A possible International Criminal Court (ICC) arrest warrant against Sudan's President Omar al-Bashir took another turn after French President Nicholas Sarkozy reportedly said Paris might support freezing the indictment. President Sarkozy reportedly told the United Nations General Assembly yesterday (Tuesday) that his country would support freezing the possible ICC indictment if Khartoum radically changes its policies over the troubled Darfur region. This comes after the ICC chief prosecutor Louis Moreno Ocampo seeks support from the United Nations and the African Union to put Sudan's President on trial for war crimes.
There is, however, a growing debate at the United Nations over whether the Security Council should defer the Sudan probe. Fouead Hikmat is the project director for the Horn of Africa of the International Crisis group. He tells reporter Peter Clottey from the Sudanese capital, Khartoum that it was about time that Sudan's government changes its approach on the Darfur crisis.
"I think starting with a working assumption here in response to what President Sarkozy said today, I think the assumption is that the government of Sudan and in particular the ruling National Congress Party (NCP) that it needs radical change by first of all to agree to engage with the International Criminal Court, which is very, very important, otherwise if they do refuse to engage the International Criminal Court then there is no foundation for a radical change as far as the policies regarding the settlement in Darfur," Hikmat noted.
He said Paris' announcement should be a catalyst for the ruling party to change its stance on the Darfur crisis.
"I could understand that if we unpack the question of President Sarkozy, it means that first of all the NCP should accept and engage the International Criminal Court, that is to respond legally to it and in other words to try to create the conditions for a sustainable settlement of the conflict of Darfur, which then creates an argument to invoke article 16," he said.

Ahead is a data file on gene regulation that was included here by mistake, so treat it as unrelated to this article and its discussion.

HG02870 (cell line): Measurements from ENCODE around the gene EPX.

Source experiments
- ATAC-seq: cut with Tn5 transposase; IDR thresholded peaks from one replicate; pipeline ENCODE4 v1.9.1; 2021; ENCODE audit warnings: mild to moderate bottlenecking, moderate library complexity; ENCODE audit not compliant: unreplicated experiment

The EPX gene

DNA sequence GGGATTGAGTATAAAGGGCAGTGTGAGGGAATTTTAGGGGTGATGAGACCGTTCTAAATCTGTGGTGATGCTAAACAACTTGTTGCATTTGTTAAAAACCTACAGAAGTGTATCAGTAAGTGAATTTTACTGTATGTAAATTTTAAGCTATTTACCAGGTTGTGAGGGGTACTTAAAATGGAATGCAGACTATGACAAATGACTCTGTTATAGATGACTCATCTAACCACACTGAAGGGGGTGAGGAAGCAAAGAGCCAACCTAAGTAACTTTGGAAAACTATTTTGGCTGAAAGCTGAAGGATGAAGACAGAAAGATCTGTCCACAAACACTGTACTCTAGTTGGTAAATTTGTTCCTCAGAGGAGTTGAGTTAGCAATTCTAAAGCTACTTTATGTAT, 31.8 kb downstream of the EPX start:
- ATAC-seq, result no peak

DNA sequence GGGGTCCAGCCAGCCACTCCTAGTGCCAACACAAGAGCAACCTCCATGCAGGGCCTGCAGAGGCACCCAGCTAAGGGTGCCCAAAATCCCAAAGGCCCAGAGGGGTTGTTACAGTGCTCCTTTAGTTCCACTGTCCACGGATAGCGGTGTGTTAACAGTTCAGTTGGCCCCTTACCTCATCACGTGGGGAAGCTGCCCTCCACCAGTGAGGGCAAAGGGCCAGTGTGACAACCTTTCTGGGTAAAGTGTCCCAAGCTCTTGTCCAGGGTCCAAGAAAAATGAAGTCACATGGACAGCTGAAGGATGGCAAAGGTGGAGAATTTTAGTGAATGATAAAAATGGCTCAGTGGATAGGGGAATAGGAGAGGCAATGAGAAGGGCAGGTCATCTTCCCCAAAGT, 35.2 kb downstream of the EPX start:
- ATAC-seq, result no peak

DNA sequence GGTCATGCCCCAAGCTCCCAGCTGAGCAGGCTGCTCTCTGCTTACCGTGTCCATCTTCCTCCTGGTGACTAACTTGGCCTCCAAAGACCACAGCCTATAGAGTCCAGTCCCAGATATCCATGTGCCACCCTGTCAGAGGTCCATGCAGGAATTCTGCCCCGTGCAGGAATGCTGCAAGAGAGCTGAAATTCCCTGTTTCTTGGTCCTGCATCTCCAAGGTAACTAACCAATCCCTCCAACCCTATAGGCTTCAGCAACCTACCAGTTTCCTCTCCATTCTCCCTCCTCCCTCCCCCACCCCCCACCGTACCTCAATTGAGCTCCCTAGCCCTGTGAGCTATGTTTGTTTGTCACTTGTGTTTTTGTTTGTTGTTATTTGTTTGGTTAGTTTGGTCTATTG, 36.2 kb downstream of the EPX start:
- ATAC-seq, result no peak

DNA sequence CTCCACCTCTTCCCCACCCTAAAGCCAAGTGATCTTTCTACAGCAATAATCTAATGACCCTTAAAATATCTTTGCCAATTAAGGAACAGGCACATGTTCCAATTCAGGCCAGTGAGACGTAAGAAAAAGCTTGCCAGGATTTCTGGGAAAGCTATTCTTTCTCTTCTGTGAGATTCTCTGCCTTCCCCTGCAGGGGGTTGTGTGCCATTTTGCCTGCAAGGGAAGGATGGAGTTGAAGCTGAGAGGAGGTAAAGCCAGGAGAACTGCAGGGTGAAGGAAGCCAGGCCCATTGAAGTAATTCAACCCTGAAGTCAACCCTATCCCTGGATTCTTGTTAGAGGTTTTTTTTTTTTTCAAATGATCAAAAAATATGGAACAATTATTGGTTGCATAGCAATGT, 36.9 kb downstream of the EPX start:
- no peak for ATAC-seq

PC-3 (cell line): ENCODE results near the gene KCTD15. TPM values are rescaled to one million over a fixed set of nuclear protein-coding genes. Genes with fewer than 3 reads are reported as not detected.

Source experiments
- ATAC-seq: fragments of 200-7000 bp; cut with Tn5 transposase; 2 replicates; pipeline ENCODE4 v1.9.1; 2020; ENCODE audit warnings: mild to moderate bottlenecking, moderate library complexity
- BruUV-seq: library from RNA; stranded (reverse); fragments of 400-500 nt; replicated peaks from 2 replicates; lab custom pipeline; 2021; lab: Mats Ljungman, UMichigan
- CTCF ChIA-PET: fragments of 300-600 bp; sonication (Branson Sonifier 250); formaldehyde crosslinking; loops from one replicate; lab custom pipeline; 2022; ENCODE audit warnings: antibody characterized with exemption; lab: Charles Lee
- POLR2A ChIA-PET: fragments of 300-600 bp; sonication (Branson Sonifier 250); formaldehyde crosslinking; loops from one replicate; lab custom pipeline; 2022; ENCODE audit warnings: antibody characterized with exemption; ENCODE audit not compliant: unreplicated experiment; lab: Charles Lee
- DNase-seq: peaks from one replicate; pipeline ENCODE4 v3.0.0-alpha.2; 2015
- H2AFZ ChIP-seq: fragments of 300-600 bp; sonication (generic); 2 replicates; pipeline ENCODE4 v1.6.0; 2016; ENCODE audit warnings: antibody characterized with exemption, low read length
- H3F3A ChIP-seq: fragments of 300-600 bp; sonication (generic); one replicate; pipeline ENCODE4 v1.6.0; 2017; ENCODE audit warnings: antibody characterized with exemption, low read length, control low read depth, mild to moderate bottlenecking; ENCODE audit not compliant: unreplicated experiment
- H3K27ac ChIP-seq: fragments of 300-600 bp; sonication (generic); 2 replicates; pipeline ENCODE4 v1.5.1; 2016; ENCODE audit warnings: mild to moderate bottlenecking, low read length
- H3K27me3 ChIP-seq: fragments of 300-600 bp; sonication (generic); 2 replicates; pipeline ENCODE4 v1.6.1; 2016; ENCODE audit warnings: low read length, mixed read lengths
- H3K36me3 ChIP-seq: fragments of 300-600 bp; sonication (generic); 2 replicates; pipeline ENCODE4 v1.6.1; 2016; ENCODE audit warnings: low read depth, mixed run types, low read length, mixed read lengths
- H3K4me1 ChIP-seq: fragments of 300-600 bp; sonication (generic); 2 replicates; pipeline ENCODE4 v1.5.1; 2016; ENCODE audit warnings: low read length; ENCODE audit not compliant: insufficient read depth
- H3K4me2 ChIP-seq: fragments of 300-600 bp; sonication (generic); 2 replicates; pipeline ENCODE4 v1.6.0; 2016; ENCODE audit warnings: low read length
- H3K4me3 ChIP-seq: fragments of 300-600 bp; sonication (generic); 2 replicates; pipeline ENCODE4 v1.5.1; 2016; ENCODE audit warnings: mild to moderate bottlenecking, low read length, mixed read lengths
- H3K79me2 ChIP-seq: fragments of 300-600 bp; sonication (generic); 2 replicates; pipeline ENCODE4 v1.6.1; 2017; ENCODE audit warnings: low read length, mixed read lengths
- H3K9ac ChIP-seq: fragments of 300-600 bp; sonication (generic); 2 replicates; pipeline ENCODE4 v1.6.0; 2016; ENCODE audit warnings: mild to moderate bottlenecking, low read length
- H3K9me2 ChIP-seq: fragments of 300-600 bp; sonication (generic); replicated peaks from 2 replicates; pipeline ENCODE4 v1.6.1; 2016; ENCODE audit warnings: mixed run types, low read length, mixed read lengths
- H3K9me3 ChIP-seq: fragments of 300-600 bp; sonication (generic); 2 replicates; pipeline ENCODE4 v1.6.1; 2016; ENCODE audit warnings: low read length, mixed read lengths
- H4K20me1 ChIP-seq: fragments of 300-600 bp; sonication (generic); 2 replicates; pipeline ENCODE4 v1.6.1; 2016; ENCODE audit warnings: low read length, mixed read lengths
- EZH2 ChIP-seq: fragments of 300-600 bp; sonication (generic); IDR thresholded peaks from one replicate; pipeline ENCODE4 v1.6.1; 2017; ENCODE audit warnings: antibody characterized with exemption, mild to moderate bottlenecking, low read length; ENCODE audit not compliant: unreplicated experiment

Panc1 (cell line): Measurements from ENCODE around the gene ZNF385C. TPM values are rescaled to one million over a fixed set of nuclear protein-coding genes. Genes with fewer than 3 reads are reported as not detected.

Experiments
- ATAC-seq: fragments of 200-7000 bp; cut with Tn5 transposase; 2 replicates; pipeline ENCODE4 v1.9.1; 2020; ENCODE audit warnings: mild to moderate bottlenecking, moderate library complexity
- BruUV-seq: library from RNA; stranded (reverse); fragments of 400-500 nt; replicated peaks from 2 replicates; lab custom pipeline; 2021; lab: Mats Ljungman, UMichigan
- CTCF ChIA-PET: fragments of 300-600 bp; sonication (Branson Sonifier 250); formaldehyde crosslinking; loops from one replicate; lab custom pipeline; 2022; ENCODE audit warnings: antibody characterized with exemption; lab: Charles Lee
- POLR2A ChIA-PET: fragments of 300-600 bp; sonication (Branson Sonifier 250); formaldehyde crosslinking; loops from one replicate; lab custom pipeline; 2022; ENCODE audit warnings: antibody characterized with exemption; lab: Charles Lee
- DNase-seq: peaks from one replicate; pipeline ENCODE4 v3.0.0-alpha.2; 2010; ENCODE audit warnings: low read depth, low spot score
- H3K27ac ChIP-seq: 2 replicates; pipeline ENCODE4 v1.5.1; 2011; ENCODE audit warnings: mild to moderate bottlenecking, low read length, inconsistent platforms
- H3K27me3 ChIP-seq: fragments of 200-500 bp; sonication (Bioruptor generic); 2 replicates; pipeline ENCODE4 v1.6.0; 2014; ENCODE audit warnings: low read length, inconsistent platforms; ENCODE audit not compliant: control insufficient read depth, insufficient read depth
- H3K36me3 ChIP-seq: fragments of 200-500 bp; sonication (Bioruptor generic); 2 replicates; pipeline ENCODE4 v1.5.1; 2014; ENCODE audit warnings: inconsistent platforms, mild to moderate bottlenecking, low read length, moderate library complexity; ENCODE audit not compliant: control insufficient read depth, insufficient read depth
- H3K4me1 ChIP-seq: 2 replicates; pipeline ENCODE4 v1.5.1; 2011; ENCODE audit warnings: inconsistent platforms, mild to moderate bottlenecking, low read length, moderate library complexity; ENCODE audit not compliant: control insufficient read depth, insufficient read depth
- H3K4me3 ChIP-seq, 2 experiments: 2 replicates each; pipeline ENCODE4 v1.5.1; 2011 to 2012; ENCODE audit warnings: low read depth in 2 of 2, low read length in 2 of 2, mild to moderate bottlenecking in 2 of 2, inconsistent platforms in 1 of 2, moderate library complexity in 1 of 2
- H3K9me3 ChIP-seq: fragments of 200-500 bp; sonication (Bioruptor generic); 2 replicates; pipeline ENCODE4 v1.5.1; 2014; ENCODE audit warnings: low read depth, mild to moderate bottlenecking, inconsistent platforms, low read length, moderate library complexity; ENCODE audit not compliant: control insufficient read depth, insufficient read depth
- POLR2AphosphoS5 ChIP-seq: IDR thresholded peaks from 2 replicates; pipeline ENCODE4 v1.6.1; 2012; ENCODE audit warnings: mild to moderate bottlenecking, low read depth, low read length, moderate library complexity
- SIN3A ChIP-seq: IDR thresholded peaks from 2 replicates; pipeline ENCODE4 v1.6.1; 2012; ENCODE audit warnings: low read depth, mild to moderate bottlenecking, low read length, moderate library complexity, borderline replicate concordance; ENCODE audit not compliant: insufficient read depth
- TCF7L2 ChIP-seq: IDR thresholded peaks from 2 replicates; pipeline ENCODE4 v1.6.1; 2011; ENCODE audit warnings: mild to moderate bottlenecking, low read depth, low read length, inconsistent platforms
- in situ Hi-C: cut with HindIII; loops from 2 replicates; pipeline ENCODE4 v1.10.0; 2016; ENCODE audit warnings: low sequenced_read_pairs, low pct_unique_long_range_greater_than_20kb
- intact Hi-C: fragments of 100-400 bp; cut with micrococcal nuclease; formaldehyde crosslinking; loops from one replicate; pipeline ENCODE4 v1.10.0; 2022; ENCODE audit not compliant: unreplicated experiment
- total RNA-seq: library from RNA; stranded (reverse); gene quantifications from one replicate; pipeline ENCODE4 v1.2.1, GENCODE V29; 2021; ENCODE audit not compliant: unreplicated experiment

Article 16 of the International Criminal Court's statute permits the United Nations Security Council to freeze ICC indictments for up to one year.
Hikmat said the Darfur crisis and its ensuing controversy about a possible indictment of Sudan's President Bashir is a complicated issue to deal with.
"I don't think it is a very straight forward issue like that because the issues are complex. And I always do believe that when problems are complex you can't solve them by simple solutions. By definition, I think the solutions have to be complex so that they can address the multiple layers and the multiple factors make that problem," Hikmat pointed out.
He said there was a need for enthusiasm and confidence building measures among all the stakeholders in the Darfur crisis.
"At the moment if the two parties are to negotiate and find a settlement to the problem of Darfur, this means that there has to be genuine willingness from the government and the rebel groups to sit round the table and to start to negotiate. Now, what constitutes that willingness because I don't think the situation now in Sudan is about the simple willingness just to express your willingness to say that I would like to sit with others and I'm willing to. Unfortunately, the deep mistrust that is there among all the parties… that would first have to be operationalized through positive mechanisms," he said.
Hikmat said if Khartoum is able to avoid possible ICC indictment it would bode well for the entire Horn of African region.
"I wish the government would be able to succeed in doing so because that would avert serious consequences to Sudan and also to the region because the issue at hand is stability within Sudan and also the regional stability," Hikmat noted.